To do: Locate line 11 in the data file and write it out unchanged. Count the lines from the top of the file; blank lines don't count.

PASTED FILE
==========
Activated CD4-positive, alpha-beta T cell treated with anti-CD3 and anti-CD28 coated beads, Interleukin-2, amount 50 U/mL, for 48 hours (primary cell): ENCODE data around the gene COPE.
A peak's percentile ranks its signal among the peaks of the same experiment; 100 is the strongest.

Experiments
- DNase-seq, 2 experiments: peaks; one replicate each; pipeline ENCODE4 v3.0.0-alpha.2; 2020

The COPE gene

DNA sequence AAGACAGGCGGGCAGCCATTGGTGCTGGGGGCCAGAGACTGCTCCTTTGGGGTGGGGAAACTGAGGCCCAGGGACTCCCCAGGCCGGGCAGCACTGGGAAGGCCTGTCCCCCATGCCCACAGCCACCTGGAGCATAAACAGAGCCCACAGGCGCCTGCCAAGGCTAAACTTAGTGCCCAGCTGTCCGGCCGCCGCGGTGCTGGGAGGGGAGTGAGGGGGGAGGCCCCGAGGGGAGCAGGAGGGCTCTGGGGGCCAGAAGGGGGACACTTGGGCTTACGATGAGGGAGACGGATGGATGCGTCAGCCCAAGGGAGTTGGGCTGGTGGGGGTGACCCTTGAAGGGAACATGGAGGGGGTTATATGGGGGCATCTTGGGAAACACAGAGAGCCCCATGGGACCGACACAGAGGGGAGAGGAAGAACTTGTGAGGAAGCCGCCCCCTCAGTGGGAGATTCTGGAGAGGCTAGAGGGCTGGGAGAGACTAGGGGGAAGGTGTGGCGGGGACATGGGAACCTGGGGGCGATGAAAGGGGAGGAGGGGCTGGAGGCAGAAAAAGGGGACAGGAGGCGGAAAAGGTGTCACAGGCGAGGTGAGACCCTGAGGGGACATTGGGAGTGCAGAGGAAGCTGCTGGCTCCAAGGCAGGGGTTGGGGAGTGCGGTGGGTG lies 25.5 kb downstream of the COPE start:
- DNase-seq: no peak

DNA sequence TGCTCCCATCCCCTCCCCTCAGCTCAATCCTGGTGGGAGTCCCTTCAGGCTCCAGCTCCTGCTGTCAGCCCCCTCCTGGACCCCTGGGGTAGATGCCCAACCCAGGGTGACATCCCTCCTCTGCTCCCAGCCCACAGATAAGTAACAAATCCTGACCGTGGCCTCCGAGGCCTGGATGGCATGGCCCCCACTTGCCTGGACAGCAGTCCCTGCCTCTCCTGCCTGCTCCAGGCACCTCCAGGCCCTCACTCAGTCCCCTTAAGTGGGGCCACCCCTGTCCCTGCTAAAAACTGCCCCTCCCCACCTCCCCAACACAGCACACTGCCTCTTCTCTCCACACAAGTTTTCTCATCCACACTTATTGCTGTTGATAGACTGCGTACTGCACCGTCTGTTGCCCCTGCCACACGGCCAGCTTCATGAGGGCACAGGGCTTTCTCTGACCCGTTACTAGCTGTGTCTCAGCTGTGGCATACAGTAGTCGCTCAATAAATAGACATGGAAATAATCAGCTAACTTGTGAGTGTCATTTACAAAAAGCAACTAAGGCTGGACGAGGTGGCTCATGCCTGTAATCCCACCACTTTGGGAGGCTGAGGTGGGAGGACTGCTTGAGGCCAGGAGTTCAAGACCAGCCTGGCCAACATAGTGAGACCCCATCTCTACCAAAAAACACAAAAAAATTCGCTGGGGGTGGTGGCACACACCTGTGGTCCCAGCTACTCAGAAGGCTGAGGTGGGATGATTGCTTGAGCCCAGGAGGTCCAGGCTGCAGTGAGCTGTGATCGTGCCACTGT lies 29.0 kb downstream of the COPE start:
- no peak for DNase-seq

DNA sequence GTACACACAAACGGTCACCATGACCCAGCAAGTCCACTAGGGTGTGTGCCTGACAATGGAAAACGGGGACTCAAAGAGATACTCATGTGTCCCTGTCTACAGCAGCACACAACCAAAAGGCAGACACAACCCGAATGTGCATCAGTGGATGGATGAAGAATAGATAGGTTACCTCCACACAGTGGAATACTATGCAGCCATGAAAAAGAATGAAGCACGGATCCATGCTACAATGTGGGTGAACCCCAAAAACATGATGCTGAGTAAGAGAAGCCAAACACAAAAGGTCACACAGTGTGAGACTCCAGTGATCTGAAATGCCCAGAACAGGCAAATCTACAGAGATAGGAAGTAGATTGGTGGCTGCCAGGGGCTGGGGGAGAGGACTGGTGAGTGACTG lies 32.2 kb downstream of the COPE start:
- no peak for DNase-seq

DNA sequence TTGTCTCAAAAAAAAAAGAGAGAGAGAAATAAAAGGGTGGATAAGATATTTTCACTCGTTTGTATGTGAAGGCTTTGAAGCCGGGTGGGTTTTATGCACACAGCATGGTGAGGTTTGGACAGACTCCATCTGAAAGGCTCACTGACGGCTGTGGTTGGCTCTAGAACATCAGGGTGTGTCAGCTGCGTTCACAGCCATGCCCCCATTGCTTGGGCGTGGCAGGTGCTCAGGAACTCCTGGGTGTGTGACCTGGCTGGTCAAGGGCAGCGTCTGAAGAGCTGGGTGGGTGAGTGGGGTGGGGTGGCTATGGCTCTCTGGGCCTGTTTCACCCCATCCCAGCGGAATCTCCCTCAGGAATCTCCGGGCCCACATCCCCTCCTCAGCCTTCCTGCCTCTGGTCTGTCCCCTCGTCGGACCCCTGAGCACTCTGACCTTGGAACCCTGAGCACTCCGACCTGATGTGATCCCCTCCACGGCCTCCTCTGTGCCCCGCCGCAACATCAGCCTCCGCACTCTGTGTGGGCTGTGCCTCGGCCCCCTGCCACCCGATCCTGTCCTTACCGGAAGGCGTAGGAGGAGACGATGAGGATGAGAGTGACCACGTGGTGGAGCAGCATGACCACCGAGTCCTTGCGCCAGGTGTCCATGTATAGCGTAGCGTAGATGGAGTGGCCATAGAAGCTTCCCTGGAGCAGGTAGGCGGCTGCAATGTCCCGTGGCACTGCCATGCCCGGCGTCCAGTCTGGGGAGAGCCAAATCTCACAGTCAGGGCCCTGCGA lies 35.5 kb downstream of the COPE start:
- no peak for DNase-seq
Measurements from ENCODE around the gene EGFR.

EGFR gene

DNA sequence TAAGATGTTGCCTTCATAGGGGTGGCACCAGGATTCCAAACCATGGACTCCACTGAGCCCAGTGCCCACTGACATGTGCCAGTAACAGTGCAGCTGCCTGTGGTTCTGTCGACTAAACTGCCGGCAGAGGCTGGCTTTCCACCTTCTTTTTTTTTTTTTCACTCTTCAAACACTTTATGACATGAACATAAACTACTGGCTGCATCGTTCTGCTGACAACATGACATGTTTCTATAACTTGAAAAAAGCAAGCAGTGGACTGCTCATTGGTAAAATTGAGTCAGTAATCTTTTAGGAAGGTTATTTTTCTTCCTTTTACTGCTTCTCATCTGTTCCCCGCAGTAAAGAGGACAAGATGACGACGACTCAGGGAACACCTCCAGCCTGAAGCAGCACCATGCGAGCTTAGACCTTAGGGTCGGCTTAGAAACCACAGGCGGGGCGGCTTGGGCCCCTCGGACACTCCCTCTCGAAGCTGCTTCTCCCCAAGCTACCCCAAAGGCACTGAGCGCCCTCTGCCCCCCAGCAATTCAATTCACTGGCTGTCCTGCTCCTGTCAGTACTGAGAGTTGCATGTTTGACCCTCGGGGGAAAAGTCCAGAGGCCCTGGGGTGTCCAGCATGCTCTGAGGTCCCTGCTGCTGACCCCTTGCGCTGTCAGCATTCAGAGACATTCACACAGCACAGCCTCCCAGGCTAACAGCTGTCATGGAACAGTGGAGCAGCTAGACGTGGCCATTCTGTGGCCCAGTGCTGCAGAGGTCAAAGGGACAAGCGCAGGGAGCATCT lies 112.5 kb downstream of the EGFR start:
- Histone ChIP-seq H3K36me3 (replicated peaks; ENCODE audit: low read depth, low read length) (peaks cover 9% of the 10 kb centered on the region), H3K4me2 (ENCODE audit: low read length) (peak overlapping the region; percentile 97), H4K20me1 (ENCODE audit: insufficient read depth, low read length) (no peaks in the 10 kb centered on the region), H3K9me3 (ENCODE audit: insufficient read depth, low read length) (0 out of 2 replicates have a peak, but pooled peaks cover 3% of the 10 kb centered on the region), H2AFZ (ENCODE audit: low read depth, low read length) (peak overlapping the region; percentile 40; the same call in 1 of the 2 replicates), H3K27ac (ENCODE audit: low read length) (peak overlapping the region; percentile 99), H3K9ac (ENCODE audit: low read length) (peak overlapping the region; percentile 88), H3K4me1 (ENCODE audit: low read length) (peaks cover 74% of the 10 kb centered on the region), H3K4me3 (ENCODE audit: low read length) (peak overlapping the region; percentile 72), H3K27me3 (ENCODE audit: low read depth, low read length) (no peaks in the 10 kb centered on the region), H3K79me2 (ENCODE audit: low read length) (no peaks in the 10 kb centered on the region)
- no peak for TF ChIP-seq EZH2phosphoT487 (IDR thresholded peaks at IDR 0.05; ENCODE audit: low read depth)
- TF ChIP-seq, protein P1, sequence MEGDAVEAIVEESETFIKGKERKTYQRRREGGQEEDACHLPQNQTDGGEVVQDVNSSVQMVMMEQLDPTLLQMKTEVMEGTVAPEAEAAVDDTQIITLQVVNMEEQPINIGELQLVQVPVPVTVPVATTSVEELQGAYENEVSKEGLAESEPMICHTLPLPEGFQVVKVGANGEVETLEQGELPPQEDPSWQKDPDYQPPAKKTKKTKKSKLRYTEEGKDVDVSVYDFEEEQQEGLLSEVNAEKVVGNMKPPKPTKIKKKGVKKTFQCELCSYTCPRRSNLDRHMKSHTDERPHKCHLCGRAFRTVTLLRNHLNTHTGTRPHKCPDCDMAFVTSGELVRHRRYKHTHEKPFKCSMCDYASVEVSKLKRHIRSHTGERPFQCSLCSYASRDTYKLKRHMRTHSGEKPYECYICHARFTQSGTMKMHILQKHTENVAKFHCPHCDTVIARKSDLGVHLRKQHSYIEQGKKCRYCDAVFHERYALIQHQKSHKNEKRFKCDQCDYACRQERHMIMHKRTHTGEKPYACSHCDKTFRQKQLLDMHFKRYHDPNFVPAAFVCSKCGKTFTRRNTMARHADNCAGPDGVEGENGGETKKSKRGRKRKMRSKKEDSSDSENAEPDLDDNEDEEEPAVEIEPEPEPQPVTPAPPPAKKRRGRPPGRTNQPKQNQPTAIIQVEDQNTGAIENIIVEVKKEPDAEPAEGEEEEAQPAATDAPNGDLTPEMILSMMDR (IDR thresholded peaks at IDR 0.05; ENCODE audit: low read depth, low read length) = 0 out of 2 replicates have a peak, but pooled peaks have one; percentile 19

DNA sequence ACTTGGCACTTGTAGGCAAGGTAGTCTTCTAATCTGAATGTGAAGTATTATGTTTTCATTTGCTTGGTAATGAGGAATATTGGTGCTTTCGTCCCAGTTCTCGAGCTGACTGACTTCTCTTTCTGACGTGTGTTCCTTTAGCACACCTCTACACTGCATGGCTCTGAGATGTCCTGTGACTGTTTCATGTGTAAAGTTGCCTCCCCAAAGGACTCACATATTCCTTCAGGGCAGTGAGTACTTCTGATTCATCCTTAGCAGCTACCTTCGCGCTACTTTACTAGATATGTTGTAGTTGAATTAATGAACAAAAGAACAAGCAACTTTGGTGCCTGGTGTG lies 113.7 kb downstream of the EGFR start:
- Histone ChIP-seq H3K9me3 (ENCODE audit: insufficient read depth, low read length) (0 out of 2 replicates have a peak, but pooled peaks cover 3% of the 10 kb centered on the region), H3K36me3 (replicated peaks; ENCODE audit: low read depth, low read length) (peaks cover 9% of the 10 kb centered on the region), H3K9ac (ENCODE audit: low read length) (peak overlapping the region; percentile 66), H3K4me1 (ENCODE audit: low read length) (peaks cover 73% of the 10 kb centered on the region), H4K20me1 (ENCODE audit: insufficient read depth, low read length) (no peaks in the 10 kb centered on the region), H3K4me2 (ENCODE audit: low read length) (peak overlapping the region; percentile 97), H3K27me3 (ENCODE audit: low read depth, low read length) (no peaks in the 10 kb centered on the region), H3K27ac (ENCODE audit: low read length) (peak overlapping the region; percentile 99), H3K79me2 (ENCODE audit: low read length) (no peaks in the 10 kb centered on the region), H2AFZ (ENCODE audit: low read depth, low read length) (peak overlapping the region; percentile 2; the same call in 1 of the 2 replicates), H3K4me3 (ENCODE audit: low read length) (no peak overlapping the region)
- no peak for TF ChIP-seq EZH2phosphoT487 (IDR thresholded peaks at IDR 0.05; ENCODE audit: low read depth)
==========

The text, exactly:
- no peak for DNase-seq